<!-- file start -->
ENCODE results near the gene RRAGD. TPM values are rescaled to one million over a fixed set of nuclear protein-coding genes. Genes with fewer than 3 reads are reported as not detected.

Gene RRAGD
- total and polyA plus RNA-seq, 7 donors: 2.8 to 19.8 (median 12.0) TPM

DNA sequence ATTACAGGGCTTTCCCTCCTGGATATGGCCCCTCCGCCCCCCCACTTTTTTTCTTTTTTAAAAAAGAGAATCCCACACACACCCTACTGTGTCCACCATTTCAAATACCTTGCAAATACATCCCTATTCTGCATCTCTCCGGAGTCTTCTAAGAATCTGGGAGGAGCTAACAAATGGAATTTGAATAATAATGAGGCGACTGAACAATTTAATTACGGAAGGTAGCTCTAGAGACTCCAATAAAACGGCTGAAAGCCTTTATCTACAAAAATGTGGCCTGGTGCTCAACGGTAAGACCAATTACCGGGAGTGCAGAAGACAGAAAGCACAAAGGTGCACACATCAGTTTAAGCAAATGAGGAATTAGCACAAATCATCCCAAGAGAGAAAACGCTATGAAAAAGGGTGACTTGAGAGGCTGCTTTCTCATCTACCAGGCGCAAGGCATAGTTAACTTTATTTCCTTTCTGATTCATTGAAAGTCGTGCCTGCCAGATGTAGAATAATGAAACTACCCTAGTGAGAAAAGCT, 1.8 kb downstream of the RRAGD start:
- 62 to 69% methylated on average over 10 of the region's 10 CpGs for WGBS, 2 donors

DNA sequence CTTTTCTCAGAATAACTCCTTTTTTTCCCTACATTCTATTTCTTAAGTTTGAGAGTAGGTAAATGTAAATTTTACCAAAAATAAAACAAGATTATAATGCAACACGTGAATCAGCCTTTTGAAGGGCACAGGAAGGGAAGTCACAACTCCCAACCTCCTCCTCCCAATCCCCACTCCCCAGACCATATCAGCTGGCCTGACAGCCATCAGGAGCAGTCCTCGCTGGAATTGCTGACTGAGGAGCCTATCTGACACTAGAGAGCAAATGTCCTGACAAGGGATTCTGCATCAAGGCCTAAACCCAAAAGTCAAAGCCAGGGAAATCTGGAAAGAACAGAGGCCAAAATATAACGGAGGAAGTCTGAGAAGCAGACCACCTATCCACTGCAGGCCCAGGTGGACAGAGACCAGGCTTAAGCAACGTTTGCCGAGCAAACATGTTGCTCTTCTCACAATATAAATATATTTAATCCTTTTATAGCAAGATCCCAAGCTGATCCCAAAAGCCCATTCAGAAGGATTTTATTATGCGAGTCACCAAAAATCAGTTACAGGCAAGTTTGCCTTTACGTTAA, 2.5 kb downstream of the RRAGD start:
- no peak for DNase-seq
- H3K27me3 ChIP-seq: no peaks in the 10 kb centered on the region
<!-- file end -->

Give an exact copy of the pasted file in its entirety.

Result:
ENCODE results near the gene RRAGD. TPM values are rescaled to one million over a fixed set of nuclear protein-coding genes. Genes with fewer than 3 reads are reported as not detected.

Gene RRAGD
- total and polyA plus RNA-seq, 7 donors: 2.8 to 19.8 (median 12.0) TPM

DNA sequence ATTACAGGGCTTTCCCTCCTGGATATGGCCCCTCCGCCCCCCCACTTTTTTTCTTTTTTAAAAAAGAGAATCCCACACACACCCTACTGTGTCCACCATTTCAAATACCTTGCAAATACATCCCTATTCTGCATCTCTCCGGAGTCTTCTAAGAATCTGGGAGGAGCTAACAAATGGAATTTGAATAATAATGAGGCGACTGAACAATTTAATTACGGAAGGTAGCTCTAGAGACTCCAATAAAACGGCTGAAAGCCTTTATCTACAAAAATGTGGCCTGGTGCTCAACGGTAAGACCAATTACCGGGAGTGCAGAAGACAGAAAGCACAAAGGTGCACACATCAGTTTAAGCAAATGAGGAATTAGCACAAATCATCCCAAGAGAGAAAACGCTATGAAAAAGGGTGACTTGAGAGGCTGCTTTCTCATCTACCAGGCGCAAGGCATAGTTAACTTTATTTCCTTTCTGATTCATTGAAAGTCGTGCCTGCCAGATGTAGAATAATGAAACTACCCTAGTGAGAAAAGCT, 1.8 kb downstream of the RRAGD start:
- 62 to 69% methylated on average over 10 of the region's 10 CpGs for WGBS, 2 donors

DNA sequence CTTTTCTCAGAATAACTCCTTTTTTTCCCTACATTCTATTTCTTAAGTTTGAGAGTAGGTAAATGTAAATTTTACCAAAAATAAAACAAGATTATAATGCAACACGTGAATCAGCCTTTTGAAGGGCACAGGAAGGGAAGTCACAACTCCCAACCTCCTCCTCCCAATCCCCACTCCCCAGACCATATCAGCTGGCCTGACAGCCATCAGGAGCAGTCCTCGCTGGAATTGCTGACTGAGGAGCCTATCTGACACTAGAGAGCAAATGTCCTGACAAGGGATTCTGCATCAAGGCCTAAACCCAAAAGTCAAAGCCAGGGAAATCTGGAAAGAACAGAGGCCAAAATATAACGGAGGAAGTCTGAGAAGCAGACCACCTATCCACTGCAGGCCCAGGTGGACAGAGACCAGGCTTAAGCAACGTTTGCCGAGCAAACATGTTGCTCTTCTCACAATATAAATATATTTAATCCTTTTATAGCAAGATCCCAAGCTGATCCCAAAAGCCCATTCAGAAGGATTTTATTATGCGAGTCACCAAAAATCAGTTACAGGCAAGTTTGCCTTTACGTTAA, 2.5 kb downstream of the RRAGD start:
- no peak for DNase-seq
- H3K27me3 ChIP-seq: no peaks in the 10 kb centered on the region